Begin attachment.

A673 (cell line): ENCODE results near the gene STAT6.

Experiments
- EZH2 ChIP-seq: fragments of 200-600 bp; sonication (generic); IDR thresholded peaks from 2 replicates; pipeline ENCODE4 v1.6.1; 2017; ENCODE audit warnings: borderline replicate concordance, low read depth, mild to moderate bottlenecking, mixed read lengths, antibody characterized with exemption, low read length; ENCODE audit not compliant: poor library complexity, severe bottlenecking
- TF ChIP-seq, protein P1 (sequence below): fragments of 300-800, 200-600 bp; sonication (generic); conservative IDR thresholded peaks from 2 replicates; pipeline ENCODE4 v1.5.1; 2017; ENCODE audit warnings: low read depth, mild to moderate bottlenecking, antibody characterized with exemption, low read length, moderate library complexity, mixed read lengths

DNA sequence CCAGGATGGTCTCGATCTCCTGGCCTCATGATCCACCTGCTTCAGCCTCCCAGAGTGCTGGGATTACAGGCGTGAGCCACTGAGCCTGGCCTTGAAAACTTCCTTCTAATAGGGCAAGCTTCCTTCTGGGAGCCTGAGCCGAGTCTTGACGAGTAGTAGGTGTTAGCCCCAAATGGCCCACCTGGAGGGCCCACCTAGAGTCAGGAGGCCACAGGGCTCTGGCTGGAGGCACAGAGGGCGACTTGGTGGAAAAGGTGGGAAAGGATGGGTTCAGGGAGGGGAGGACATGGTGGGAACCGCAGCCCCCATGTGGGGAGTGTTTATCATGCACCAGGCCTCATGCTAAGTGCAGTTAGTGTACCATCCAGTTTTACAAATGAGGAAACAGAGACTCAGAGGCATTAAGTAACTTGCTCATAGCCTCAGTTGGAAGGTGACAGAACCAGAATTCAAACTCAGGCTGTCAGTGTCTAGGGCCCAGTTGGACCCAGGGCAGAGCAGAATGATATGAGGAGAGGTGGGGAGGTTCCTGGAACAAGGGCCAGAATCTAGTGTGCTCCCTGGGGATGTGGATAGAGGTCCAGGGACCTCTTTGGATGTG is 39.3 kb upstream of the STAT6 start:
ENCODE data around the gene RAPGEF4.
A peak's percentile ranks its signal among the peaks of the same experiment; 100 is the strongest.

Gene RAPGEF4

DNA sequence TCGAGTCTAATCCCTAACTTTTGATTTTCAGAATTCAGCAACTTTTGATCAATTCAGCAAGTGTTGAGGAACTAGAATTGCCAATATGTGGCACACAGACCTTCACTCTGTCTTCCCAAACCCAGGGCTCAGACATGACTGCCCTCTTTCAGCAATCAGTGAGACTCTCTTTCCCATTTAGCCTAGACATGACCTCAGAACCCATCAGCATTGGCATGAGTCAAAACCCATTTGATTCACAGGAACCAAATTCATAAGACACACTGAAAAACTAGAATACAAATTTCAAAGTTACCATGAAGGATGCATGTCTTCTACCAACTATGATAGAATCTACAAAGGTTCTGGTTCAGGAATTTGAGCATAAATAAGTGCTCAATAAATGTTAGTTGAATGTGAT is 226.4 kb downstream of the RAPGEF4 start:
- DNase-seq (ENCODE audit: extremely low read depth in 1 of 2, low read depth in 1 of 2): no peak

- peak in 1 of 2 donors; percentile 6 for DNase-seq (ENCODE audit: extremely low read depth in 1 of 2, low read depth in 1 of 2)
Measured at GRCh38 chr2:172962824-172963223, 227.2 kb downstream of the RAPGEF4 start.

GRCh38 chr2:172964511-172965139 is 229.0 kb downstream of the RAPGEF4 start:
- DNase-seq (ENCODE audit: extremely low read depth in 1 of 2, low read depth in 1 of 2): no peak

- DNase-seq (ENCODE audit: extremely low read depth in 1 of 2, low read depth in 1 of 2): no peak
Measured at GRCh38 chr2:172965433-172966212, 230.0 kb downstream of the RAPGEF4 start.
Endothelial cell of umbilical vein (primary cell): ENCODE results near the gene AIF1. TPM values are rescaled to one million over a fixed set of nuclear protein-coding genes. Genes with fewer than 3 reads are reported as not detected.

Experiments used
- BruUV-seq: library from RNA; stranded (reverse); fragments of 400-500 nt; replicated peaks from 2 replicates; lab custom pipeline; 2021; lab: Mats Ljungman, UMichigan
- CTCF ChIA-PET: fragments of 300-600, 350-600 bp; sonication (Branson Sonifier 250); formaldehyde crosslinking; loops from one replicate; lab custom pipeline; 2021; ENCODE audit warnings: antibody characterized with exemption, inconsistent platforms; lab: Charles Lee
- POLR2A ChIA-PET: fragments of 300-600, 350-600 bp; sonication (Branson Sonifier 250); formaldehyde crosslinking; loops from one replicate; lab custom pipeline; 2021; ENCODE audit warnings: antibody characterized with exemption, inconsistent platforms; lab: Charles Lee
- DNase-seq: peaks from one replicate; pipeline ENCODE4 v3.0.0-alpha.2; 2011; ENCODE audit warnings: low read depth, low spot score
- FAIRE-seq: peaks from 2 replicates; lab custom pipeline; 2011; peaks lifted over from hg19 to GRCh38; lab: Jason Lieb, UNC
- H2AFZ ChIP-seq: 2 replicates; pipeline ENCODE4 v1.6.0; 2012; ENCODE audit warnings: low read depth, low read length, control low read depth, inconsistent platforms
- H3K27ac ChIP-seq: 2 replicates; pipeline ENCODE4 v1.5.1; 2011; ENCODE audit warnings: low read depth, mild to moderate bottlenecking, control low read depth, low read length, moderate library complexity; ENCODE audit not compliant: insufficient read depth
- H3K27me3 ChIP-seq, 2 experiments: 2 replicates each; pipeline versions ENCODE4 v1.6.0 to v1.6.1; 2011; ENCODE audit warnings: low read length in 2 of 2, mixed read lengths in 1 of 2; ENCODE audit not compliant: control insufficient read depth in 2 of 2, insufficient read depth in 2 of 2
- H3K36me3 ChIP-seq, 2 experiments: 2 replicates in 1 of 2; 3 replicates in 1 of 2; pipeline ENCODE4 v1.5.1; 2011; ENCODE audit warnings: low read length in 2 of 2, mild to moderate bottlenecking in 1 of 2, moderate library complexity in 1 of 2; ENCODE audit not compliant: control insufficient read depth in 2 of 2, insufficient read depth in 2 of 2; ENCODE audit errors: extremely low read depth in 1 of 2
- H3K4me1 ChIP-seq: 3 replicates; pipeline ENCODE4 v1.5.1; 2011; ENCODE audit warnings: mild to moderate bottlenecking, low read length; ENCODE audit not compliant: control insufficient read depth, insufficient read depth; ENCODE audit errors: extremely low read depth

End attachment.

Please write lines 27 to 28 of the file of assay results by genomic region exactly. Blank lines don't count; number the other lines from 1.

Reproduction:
- H3K36me3 ChIP-seq, 2 experiments: 2 replicates in 1 of 2; 3 replicates in 1 of 2; pipeline ENCODE4 v1.5.1; 2011; ENCODE audit warnings: low read length in 2 of 2, mild to moderate bottlenecking in 1 of 2, moderate library complexity in 1 of 2; ENCODE audit not compliant: control insufficient read depth in 2 of 2, insufficient read depth in 2 of 2; ENCODE audit errors: extremely low read depth in 1 of 2
- H3K4me1 ChIP-seq: 3 replicates; pipeline ENCODE4 v1.5.1; 2011; ENCODE audit warnings: mild to moderate bottlenecking, low read length; ENCODE audit not compliant: control insufficient read depth, insufficient read depth; ENCODE audit errors: extremely low read depth